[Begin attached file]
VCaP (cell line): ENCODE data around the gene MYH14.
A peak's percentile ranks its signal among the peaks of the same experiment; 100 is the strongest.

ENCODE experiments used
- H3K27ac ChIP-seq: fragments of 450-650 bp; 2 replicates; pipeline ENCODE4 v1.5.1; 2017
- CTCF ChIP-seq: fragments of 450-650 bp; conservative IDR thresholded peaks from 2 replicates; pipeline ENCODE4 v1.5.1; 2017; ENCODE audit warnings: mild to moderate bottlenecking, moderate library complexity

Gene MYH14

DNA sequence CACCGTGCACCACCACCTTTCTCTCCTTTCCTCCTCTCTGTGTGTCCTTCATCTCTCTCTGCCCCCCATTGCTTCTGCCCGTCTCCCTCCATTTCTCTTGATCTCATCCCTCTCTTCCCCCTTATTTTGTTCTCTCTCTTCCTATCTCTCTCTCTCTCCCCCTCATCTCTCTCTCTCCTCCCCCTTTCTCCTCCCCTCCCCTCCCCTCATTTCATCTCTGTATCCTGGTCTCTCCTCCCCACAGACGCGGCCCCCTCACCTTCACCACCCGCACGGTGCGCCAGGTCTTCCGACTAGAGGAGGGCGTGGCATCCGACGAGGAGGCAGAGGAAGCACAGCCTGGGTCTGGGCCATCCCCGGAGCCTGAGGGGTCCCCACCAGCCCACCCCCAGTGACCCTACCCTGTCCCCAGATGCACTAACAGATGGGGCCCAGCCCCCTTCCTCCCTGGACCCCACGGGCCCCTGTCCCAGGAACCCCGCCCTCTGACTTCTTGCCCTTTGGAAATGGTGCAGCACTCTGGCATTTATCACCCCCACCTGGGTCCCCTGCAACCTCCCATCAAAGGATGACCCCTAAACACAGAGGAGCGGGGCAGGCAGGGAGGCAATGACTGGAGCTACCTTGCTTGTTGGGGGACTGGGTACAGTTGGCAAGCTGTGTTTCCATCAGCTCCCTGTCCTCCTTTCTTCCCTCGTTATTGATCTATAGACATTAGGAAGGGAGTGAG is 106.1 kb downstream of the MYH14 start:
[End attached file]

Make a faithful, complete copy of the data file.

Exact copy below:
VCaP (cell line): ENCODE data around the gene MYH14.
A peak's percentile ranks its signal among the peaks of the same experiment; 100 is the strongest.

ENCODE experiments used
- H3K27ac ChIP-seq: fragments of 450-650 bp; 2 replicates; pipeline ENCODE4 v1.5.1; 2017
- CTCF ChIP-seq: fragments of 450-650 bp; conservative IDR thresholded peaks from 2 replicates; pipeline ENCODE4 v1.5.1; 2017; ENCODE audit warnings: mild to moderate bottlenecking, moderate library complexity

Gene MYH14

DNA sequence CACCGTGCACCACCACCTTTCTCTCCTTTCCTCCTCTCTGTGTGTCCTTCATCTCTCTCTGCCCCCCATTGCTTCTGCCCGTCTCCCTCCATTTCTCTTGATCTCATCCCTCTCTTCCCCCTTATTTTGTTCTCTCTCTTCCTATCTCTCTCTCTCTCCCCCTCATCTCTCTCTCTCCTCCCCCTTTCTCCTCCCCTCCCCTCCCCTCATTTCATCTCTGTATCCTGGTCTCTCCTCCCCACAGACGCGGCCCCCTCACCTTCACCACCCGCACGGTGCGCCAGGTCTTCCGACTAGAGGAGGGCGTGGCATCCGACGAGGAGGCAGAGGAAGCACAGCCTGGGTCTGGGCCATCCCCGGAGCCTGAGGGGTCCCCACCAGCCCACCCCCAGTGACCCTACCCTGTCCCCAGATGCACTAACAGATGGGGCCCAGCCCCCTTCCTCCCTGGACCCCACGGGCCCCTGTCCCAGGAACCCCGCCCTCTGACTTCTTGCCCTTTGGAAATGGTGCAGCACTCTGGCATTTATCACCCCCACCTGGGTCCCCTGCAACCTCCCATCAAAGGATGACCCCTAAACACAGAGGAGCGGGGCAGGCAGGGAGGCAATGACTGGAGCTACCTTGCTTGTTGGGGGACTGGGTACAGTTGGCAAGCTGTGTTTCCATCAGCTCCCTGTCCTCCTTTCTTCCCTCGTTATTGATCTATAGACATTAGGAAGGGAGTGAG is 106.1 kb downstream of the MYH14 start: